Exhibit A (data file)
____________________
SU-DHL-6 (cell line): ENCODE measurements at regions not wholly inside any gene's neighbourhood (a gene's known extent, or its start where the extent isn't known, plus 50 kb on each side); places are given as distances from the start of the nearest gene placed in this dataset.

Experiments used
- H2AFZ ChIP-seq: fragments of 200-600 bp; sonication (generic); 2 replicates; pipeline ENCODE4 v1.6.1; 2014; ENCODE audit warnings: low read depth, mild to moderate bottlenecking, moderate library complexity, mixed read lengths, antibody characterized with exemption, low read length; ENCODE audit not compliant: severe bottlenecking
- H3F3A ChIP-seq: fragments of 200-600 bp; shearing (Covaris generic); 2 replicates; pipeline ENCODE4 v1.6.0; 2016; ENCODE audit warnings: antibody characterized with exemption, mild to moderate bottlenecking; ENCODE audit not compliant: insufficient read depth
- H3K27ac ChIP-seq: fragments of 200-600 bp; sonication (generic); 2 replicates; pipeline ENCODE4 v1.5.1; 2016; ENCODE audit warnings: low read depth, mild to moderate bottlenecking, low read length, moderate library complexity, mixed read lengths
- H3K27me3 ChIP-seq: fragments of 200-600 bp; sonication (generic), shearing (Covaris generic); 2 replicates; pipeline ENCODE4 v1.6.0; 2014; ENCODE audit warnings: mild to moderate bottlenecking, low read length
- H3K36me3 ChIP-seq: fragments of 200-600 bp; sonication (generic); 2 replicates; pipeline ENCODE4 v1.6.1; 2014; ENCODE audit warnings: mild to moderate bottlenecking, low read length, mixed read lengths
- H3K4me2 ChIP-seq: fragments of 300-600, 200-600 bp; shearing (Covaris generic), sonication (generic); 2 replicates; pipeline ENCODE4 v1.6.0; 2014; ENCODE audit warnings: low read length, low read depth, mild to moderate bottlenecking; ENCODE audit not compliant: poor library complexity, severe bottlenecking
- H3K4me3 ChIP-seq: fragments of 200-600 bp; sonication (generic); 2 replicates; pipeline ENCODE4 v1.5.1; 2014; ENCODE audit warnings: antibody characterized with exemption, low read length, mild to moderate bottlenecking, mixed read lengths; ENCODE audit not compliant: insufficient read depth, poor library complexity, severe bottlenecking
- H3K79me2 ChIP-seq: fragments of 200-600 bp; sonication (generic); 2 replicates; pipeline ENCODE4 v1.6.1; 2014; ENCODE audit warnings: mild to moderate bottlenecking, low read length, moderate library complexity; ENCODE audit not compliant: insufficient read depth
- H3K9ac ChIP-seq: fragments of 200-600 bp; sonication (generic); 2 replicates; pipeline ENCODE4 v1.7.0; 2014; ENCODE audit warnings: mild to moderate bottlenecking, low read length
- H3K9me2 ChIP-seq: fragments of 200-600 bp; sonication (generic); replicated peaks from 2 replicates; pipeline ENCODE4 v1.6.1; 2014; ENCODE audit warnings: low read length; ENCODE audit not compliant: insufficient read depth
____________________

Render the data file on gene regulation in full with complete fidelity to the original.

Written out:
SU-DHL-6 (cell line): ENCODE measurements at regions not wholly inside any gene's neighbourhood (a gene's known extent, or its start where the extent isn't known, plus 50 kb on each side); places are given as distances from the start of the nearest gene placed in this dataset.

Experiments used
- H2AFZ ChIP-seq: fragments of 200-600 bp; sonication (generic); 2 replicates; pipeline ENCODE4 v1.6.1; 2014; ENCODE audit warnings: low read depth, mild to moderate bottlenecking, moderate library complexity, mixed read lengths, antibody characterized with exemption, low read length; ENCODE audit not compliant: severe bottlenecking
- H3F3A ChIP-seq: fragments of 200-600 bp; shearing (Covaris generic); 2 replicates; pipeline ENCODE4 v1.6.0; 2016; ENCODE audit warnings: antibody characterized with exemption, mild to moderate bottlenecking; ENCODE audit not compliant: insufficient read depth
- H3K27ac ChIP-seq: fragments of 200-600 bp; sonication (generic); 2 replicates; pipeline ENCODE4 v1.5.1; 2016; ENCODE audit warnings: low read depth, mild to moderate bottlenecking, low read length, moderate library complexity, mixed read lengths
- H3K27me3 ChIP-seq: fragments of 200-600 bp; sonication (generic), shearing (Covaris generic); 2 replicates; pipeline ENCODE4 v1.6.0; 2014; ENCODE audit warnings: mild to moderate bottlenecking, low read length
- H3K36me3 ChIP-seq: fragments of 200-600 bp; sonication (generic); 2 replicates; pipeline ENCODE4 v1.6.1; 2014; ENCODE audit warnings: mild to moderate bottlenecking, low read length, mixed read lengths
- H3K4me2 ChIP-seq: fragments of 300-600, 200-600 bp; shearing (Covaris generic), sonication (generic); 2 replicates; pipeline ENCODE4 v1.6.0; 2014; ENCODE audit warnings: low read length, low read depth, mild to moderate bottlenecking; ENCODE audit not compliant: poor library complexity, severe bottlenecking
- H3K4me3 ChIP-seq: fragments of 200-600 bp; sonication (generic); 2 replicates; pipeline ENCODE4 v1.5.1; 2014; ENCODE audit warnings: antibody characterized with exemption, low read length, mild to moderate bottlenecking, mixed read lengths; ENCODE audit not compliant: insufficient read depth, poor library complexity, severe bottlenecking
- H3K79me2 ChIP-seq: fragments of 200-600 bp; sonication (generic); 2 replicates; pipeline ENCODE4 v1.6.1; 2014; ENCODE audit warnings: mild to moderate bottlenecking, low read length, moderate library complexity; ENCODE audit not compliant: insufficient read depth
- H3K9ac ChIP-seq: fragments of 200-600 bp; sonication (generic); 2 replicates; pipeline ENCODE4 v1.7.0; 2014; ENCODE audit warnings: mild to moderate bottlenecking, low read length
- H3K9me2 ChIP-seq: fragments of 200-600 bp; sonication (generic); replicated peaks from 2 replicates; pipeline ENCODE4 v1.6.1; 2014; ENCODE audit warnings: low read length; ENCODE audit not compliant: insufficient read depth